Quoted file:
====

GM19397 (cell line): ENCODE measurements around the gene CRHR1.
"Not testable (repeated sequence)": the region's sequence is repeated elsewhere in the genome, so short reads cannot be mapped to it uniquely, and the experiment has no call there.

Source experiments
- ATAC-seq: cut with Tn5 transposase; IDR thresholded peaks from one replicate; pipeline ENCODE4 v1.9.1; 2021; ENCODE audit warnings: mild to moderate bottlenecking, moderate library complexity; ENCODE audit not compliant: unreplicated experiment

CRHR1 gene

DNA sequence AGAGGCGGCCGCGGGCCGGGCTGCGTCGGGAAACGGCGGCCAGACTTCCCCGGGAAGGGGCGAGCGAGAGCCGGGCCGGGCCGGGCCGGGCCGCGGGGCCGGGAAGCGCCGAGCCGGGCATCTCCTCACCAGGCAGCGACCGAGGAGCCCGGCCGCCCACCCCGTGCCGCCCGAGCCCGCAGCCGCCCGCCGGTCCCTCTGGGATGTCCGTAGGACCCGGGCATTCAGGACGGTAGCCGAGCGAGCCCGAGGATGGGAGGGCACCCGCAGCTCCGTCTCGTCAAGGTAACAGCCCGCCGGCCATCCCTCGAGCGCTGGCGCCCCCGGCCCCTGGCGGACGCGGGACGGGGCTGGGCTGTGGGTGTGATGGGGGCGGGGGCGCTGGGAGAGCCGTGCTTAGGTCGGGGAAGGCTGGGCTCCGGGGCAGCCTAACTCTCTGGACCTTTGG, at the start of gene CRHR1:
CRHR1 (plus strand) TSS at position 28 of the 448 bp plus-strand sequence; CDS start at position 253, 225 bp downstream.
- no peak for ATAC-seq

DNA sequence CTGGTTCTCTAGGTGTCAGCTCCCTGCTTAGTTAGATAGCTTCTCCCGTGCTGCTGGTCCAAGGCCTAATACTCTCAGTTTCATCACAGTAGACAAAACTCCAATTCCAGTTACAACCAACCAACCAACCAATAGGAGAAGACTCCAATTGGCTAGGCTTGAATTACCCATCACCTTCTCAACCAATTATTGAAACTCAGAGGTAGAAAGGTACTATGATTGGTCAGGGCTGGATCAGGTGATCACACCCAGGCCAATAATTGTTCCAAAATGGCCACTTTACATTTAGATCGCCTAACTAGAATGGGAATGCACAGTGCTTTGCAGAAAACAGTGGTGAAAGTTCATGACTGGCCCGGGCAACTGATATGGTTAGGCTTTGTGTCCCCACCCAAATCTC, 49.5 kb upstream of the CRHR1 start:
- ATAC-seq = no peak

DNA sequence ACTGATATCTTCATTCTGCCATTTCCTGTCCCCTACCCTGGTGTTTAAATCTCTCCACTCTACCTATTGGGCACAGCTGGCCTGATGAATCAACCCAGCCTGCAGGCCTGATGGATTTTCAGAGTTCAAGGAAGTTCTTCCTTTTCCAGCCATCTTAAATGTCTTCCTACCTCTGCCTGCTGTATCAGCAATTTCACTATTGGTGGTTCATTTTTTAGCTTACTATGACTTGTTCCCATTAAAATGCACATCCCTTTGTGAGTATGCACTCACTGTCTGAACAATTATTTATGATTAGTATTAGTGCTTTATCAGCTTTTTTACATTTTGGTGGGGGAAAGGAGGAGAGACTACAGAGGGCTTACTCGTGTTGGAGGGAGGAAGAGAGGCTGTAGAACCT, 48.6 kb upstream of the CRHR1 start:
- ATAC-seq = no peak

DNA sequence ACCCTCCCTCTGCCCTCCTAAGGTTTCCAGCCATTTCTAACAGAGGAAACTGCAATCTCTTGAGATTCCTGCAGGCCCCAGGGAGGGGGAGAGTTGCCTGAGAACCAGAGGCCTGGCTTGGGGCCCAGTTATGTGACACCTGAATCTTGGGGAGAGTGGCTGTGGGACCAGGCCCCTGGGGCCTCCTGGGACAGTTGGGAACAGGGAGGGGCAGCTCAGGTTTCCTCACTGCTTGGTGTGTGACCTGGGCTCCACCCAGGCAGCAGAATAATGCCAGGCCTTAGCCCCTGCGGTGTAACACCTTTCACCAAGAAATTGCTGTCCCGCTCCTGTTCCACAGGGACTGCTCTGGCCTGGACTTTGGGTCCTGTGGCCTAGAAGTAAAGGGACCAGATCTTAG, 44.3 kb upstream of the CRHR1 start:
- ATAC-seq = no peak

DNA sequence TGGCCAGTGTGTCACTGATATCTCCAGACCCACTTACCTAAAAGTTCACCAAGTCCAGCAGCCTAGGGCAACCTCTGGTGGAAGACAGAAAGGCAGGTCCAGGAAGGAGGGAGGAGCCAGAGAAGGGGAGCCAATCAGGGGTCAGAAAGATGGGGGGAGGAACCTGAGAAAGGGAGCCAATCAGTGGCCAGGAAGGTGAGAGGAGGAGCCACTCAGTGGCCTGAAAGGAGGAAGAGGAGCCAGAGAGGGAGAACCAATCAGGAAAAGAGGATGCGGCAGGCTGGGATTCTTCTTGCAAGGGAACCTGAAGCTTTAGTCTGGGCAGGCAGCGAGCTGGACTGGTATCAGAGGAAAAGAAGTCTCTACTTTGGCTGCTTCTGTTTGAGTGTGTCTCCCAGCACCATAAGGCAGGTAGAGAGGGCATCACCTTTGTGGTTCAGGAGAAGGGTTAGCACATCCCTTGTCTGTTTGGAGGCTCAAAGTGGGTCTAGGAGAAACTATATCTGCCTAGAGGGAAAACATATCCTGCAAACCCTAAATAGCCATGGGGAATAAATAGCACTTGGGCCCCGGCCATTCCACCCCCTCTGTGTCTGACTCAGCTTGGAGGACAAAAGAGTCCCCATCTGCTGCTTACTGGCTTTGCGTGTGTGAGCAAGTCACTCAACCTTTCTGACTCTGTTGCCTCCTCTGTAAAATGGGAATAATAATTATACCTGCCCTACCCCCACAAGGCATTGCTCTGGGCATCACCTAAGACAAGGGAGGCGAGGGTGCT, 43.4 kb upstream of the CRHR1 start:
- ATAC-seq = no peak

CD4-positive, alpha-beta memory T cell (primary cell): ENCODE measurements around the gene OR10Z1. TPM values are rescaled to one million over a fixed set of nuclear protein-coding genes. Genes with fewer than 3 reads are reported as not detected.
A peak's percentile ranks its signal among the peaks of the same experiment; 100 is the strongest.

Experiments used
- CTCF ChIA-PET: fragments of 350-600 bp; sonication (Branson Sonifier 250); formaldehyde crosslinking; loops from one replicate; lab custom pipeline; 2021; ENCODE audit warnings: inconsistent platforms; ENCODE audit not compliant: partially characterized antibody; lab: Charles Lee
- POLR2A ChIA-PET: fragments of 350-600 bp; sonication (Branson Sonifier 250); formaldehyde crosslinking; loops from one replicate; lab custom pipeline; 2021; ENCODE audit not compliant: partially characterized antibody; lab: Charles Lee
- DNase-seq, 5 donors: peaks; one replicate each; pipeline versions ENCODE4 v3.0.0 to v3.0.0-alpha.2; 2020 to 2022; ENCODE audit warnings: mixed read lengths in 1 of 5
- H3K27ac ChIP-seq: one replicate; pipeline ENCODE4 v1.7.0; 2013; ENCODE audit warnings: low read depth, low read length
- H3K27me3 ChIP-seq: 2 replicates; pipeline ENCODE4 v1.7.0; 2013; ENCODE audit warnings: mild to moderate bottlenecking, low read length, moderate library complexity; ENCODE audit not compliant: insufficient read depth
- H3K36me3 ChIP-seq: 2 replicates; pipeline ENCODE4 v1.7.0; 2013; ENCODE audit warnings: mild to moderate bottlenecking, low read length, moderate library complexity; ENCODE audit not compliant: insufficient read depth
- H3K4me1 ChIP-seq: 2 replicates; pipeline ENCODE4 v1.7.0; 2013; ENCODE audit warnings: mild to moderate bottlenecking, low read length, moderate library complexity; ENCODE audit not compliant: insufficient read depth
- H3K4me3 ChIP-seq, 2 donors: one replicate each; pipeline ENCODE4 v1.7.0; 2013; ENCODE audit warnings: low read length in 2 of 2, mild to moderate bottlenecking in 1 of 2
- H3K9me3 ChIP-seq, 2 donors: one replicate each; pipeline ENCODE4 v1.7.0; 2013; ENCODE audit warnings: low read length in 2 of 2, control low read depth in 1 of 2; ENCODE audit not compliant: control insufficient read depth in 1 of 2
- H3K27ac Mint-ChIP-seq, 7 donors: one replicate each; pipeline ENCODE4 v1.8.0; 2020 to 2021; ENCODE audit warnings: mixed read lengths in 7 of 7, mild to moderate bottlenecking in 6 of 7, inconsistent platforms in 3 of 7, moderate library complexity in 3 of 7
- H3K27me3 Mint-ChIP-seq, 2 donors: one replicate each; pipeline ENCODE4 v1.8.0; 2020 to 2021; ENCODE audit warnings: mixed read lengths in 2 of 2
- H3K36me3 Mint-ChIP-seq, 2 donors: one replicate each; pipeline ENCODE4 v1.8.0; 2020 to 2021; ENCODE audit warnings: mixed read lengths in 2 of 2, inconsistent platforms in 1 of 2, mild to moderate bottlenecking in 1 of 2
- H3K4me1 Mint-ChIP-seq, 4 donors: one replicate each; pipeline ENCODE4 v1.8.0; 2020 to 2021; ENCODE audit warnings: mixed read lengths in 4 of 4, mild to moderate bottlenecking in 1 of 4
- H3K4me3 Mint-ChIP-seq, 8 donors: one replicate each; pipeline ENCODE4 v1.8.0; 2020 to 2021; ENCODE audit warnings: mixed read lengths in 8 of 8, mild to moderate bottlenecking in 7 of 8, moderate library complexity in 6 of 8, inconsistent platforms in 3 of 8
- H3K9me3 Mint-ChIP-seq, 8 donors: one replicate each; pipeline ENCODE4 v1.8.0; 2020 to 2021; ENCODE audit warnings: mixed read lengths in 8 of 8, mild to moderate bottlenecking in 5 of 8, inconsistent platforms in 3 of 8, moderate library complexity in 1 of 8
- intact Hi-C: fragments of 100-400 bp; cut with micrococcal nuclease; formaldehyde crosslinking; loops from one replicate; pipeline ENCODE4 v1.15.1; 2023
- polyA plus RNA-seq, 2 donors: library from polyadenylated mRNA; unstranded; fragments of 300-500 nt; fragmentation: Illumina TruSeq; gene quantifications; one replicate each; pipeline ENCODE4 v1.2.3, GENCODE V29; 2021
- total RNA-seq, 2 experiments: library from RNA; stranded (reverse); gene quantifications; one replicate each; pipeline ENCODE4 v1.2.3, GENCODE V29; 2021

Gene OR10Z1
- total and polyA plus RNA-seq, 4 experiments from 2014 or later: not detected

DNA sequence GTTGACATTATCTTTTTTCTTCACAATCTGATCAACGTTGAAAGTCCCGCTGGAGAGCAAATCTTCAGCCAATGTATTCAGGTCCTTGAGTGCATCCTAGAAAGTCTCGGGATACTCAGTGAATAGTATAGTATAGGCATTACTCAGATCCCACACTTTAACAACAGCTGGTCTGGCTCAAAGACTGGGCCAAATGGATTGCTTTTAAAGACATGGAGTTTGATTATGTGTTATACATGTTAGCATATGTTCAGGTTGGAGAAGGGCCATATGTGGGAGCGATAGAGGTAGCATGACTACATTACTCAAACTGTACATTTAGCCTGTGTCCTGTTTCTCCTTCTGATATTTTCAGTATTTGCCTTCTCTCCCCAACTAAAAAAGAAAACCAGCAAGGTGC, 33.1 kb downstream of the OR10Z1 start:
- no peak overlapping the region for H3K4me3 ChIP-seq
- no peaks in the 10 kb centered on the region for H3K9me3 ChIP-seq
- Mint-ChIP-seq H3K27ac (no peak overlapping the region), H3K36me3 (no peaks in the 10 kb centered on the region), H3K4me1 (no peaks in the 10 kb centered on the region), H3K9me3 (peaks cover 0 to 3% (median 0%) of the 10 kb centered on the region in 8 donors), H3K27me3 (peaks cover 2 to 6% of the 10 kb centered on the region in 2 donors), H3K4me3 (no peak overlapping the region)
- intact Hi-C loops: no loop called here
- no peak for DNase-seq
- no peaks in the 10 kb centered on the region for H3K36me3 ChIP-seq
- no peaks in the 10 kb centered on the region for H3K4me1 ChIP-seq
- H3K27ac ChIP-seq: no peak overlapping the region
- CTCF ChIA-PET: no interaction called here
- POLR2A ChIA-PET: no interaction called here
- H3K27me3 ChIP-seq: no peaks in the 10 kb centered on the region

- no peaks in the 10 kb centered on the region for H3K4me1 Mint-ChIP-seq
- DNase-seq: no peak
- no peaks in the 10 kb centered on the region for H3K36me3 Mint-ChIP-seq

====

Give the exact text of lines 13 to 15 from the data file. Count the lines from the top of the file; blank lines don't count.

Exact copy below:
DNA sequence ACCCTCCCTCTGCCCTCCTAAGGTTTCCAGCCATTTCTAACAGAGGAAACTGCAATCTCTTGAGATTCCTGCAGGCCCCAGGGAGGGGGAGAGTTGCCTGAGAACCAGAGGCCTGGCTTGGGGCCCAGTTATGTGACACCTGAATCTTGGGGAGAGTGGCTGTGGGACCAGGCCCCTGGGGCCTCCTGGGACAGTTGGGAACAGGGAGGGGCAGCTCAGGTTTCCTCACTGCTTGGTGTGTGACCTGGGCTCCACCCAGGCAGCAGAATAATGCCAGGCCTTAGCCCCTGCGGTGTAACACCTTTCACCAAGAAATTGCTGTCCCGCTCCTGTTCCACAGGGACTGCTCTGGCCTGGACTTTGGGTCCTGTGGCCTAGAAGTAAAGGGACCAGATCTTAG, 44.3 kb upstream of the CRHR1 start:
- ATAC-seq = no peak

DNA sequence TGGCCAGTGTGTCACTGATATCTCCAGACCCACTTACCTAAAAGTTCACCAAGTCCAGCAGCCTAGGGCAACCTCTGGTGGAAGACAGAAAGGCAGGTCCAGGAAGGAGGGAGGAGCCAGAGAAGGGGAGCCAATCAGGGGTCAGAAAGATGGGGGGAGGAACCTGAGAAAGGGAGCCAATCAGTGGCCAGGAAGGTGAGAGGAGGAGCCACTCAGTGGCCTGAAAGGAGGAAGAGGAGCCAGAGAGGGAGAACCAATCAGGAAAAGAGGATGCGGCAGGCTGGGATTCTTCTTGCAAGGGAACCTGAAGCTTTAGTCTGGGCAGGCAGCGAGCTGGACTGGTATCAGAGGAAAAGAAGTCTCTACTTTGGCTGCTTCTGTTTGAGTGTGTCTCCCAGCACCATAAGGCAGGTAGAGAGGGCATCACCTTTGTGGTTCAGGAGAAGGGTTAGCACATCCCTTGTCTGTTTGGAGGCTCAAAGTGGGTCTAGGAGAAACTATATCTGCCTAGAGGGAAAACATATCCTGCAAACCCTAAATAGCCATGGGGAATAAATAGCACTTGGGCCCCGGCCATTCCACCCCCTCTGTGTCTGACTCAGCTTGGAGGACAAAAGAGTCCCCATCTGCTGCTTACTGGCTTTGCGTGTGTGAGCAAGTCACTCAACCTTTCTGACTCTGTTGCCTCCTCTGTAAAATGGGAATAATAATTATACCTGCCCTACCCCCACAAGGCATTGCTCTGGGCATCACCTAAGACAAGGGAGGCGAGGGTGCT, 43.4 kb upstream of the CRHR1 start: